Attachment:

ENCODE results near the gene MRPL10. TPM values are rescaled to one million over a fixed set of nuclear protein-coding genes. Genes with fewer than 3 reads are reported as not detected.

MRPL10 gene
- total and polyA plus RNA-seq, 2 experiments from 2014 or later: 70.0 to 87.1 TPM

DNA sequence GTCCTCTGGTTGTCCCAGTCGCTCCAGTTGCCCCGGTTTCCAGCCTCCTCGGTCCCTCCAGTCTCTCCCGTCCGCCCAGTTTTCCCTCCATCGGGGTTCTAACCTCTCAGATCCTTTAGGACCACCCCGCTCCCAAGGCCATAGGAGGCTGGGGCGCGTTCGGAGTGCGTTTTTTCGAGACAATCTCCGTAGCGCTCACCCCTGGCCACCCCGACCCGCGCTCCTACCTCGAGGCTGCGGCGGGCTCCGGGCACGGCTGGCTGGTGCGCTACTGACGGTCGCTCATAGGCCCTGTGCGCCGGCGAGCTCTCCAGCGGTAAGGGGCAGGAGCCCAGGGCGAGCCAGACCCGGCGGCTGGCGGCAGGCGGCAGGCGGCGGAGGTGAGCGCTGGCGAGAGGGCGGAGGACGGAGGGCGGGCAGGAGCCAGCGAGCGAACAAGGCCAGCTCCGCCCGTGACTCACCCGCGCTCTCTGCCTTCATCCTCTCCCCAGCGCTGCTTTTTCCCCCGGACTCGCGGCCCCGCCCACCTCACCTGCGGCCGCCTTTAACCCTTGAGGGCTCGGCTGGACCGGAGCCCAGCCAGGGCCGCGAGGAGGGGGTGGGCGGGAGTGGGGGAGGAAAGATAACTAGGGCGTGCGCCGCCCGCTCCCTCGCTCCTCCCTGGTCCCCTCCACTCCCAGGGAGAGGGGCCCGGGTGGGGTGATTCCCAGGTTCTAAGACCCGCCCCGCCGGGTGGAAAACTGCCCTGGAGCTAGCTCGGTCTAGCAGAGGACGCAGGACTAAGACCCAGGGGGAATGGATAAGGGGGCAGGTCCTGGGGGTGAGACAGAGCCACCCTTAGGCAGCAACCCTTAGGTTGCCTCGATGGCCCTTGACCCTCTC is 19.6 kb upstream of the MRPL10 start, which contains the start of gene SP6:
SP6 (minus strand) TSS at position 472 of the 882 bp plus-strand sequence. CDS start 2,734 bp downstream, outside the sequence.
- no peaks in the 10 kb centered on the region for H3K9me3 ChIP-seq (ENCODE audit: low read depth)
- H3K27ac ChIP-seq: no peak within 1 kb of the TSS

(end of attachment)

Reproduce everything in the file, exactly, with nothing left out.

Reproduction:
ENCODE results near the gene MRPL10. TPM values are rescaled to one million over a fixed set of nuclear protein-coding genes. Genes with fewer than 3 reads are reported as not detected.

MRPL10 gene
- total and polyA plus RNA-seq, 2 experiments from 2014 or later: 70.0 to 87.1 TPM

DNA sequence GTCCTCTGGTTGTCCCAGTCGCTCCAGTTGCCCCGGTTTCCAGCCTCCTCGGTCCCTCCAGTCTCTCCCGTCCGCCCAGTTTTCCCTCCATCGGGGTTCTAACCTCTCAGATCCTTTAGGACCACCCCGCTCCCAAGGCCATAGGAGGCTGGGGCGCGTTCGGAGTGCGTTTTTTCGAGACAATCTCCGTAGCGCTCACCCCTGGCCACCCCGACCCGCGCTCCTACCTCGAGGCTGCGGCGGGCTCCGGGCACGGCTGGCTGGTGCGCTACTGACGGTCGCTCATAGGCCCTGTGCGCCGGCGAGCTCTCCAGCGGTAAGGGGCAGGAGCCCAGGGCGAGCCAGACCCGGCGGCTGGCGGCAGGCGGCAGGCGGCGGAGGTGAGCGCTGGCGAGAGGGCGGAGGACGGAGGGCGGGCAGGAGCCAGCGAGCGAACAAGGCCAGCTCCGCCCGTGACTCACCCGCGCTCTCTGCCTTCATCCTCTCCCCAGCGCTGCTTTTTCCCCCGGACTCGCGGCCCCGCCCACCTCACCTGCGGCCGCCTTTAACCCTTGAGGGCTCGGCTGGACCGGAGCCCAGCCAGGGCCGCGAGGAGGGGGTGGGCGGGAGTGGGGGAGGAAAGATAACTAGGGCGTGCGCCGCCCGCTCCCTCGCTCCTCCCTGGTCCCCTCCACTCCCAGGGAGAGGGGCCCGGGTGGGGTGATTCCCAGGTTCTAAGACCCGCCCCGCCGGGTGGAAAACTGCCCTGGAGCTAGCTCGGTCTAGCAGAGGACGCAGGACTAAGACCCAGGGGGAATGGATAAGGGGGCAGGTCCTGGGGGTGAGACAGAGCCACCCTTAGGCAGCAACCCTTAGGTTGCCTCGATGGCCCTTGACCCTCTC is 19.6 kb upstream of the MRPL10 start, which contains the start of gene SP6:
SP6 (minus strand) TSS at position 472 of the 882 bp plus-strand sequence. CDS start 2,734 bp downstream, outside the sequence.
- no peaks in the 10 kb centered on the region for H3K9me3 ChIP-seq (ENCODE audit: low read depth)
- H3K27ac ChIP-seq: no peak within 1 kb of the TSS